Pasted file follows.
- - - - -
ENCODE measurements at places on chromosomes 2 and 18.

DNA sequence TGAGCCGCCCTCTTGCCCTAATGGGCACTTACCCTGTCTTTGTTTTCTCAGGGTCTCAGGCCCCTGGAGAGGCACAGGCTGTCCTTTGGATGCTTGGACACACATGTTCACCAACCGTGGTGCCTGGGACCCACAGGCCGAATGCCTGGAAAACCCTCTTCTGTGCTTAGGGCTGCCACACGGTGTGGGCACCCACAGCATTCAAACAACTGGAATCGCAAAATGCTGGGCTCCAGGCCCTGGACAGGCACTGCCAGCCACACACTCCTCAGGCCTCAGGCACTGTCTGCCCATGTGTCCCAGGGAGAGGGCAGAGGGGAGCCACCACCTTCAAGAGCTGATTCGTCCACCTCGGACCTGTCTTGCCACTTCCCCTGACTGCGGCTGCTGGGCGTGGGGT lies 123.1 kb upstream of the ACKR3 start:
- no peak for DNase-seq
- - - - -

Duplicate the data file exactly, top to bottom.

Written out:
ENCODE measurements at places on chromosomes 2 and 18.

DNA sequence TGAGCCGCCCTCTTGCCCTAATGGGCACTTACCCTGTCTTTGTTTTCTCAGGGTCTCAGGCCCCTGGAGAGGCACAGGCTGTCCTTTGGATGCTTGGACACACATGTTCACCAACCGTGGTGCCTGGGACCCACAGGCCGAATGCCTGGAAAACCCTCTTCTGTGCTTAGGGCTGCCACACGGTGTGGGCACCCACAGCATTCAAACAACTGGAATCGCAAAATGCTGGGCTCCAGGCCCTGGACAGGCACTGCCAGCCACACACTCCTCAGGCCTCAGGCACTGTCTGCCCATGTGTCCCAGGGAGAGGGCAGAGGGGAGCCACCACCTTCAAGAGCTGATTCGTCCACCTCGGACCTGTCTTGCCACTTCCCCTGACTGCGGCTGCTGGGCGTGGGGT lies 123.1 kb upstream of the ACKR3 start:
- no peak for DNase-seq